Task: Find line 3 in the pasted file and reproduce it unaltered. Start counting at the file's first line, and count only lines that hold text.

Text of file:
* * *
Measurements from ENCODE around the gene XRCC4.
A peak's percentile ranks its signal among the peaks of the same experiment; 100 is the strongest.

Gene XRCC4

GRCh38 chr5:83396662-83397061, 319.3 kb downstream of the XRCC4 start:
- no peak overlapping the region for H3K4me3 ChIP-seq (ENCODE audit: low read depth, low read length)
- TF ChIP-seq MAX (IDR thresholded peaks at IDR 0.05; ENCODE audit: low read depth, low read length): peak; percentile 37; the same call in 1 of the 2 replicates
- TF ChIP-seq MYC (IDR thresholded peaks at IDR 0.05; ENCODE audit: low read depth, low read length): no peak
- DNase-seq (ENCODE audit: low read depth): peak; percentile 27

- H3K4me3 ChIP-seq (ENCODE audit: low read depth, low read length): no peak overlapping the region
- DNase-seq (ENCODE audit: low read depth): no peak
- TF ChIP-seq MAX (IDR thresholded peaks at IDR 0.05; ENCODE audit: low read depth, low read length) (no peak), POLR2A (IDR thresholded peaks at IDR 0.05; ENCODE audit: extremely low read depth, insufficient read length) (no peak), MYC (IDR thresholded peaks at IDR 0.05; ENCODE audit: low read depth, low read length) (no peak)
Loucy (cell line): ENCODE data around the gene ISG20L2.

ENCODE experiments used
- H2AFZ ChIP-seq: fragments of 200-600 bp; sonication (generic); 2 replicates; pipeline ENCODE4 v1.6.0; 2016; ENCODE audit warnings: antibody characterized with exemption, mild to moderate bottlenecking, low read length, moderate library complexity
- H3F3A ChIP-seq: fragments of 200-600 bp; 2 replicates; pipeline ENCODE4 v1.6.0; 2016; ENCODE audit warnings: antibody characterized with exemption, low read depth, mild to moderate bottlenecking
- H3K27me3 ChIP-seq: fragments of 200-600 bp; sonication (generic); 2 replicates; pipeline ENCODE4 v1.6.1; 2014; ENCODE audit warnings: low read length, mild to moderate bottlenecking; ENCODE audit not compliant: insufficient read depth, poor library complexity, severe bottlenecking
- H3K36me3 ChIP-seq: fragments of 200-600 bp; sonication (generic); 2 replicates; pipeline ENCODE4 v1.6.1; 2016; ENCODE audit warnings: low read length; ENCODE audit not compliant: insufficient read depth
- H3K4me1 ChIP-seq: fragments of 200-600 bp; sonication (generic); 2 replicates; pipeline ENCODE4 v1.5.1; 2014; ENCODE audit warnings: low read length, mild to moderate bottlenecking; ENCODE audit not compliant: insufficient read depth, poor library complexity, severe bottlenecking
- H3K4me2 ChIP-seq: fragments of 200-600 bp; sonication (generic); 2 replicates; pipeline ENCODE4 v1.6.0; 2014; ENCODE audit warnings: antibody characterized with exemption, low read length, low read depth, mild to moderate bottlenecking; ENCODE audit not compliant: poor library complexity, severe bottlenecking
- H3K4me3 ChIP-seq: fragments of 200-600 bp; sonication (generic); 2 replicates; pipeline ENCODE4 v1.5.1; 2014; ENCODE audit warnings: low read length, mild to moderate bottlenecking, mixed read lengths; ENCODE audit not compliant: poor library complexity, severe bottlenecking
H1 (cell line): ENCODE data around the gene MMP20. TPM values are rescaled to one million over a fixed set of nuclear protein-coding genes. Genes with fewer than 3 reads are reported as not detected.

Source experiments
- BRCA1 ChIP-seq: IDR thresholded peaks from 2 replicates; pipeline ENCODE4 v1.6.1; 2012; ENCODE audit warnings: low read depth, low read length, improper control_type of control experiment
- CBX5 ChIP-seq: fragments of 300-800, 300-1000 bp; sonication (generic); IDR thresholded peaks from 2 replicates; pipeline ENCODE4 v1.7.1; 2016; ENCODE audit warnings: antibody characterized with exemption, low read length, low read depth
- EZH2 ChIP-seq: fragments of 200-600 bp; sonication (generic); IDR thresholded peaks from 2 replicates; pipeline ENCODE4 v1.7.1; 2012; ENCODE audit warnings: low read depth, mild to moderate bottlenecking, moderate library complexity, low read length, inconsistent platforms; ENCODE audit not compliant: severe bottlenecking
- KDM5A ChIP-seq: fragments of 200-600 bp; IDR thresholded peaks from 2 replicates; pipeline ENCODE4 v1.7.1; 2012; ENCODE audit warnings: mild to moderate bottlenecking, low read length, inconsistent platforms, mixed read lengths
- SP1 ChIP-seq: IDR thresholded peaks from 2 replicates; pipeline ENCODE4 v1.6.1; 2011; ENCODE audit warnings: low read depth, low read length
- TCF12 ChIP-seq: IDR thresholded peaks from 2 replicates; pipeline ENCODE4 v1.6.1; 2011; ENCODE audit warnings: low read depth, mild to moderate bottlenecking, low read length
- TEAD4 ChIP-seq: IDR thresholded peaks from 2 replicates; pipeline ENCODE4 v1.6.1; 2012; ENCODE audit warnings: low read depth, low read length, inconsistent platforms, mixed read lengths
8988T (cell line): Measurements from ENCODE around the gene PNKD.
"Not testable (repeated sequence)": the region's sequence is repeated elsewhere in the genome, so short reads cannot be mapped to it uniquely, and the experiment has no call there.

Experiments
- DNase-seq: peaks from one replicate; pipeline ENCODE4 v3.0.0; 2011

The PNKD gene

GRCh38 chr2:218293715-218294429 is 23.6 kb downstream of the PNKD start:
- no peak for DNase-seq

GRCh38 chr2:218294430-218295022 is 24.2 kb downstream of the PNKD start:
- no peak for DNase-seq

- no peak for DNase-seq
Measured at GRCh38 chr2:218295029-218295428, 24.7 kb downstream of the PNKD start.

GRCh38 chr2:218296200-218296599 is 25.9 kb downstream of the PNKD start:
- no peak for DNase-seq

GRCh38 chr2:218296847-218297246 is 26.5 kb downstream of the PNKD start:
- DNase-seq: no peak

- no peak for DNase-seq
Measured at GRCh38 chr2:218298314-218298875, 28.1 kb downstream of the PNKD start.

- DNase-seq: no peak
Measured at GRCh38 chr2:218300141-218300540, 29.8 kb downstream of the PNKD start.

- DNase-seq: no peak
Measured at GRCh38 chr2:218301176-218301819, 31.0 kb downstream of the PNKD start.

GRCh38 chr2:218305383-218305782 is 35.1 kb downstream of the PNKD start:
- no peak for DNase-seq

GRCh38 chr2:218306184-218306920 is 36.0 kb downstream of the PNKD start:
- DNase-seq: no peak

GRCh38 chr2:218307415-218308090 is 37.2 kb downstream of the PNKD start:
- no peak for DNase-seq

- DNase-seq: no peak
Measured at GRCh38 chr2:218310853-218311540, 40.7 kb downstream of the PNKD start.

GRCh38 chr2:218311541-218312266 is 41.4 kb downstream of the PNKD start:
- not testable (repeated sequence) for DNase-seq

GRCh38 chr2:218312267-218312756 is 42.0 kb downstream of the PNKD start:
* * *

Gene XRCC4